President Biden honors fallen at Arlington National Cemetery
President Joe Biden vowed to “never fail to honor the sacrifice” of the U.S. armed forces in his Memorial Day remarks at Arlington National Cemetery on Monday. “We’re free because they were brave,” he said. The president also noted that “war and conflict, death and loss are not relics of American history: they are part of the American story,” citing fallen troops from the Civil War to wars in Afghanistan and Iraq. “They lived for it. They died for it. And we as a nation are eternally grateful,” he said. On Sunday, Biden also honored his son, Beau, in his Memorial Day remarks. Beau, an Iraq war veteran, died of brain cancer in 2015. “He would be here as well, paying his respects to all those — all those who gave so much for our country, and particularly honoring the Gold Star families,” the president said.
- Retired Navy SEAL commander: Find your own ways to serve to honor the fallen on Memorial Day
President Joe Biden salutes next to Defense Secretary Lloyd Austin at the 153rd National Memorial Day Observance at Arlington National Cemetery on May 31, 2021. (Photo: Mandel Ngan, AFP via Getty Images)
Texas Democrats stage walkout toblock state’s restrictive voting bill
A restrictive voting bill in Texas failed to pass Sunday night after Democrats walked out of the House chamber before a midnight deadline. Senate Bill 7, known as the Election Integrity Protection Act, was one of several GOP efforts in statehouses around the country to narrow voting opportunities after Republicans echoed former President Donald Trump’s false claims that last year’s presidential election was stolen. Democrats have criticized the bill’s restrictions, specifically its ban on 24-hour and drive-thru voting. The legislature session ends on Monday, but Gov. Greg Abbott said he would call a special session to try passing the voting bill again. He did not say when.
- Benjamin Netanyahu could lose prime minister job as rivals attempt to join forces, a major step toward ending the 12-year rule of the Israeli leader.
- Four-time Grand Slam champion Naomi Osaka withdraws from French Open to “take some time away from the court” after being fined $15,000 for not speaking to the media.
- Authorities have arrested a man accused of plotting to carry out a mass shooting at a Walmart.
- China to allow couples to have three children, instead of two, in effort to cope with aging society.
- Boston Celtics fan arrested after allegedly throwing water bottle at Brooklyn Nets’ Kyrie Irving.
- Medical examiner’s office working with families to identify remains in Tennessee plane crash that killed diet guru Gwen Lara.
Police continue search for suspects in deadly Miami-area shooting
Police in South Florida were hunting for suspects after two people were killed and 21 others were injured in a shooting outside a banquet hall on Sunday. The shooting came 24 hours after one person was killed and six others were wounded in a drive-by shooting in the Wynwood area of Miami. “We have to be clear about what’s happening in Miami-Dade County,” said County Commissioner Keon Hardemon. “These are acts of domestic terrorism.” Authorities say the shooting at the El Mula Banquet Hall stemmed from an ongoing rivalry between two different groups and the intended target was outside the banquet hall when the shooting took place. Police are still working to comb through video and forensic evidence after being on the scene for almost 24 hours.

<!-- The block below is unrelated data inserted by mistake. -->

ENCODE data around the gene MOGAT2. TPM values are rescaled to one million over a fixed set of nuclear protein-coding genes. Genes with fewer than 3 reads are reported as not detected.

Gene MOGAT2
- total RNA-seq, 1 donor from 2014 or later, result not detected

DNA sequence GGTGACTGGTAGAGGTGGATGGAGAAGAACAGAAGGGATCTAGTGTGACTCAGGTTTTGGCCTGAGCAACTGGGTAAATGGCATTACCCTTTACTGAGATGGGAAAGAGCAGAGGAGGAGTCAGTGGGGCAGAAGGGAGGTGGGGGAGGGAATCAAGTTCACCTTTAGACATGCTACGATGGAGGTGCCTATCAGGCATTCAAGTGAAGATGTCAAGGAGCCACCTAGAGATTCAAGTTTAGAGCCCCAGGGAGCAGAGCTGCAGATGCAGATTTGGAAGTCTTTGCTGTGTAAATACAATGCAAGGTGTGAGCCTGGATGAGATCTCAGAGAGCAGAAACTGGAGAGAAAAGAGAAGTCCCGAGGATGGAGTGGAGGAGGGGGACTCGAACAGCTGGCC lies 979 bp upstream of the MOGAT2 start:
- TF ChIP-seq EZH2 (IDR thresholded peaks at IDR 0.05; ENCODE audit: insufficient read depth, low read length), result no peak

Tulsa Race Massacre, 100 years later
One hundred years ago, a white mob’s attack on Greenwood, a district of Tulsa, Oklahoma, left the community in ruins — reduced to a pile of smoldering bricks and debris. It is estimated that hundreds of the Black community’s residents were killed or injured, and nine thousand people were displaced from their homes. For decades after, one of the worst race massacres in 20th-century America was erased by history. Now, the victims’ stories are being told.
- It wasn’t just Tulsa. Racist mobs were “widespread and a constant concern” a century ago.
- What started with an allegation ended with an assault on an entire Oklahoma community. This is the illustrated history of the Tulsa Race Massacre.
- America’s “Black Wall Street” was ruined in the Tulsa Race Massacre. Even after a second destruction, its legacy lives on.
- A 1921 race massacre, a 2016 police shooting: How “transgenerational trauma” can shape Black Americans’ reality.
Helio Castroneves wins record-tying fourth Indianapolis 500
Helio Castroneves won his record-tying fourth Indianapolis 500 on Sunday, placing him in one of IndyCar racing’s most illustrious clubs. Castroneves joins A.J. Foyt, Al Unser Sr. and Rick Mears as the only drivers to win the Indy 500 four times in the race’s 105-year history. At 46, Castroneves, who doesn’t have a full-time IndyCar Series ride this season, is one of the oldest winners of the 500 in the race’s history. Al Unser was just shy of 48 when he won in 1987. “The old guys still have it,” a euphoric Castroneves said in victory circle. The longtime Team Penske driver won the Indy 500 in 2000, 2001 and 2009.
Helio Castroneves celebrates as he dumps milk on himself after winning the 105th Indianapolis 500. (Photo: Mark J. Rebilas, USA TODAY Sports)
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This is a compilation of stories from across the USA TODAY Network. Contributing: Associated Press.
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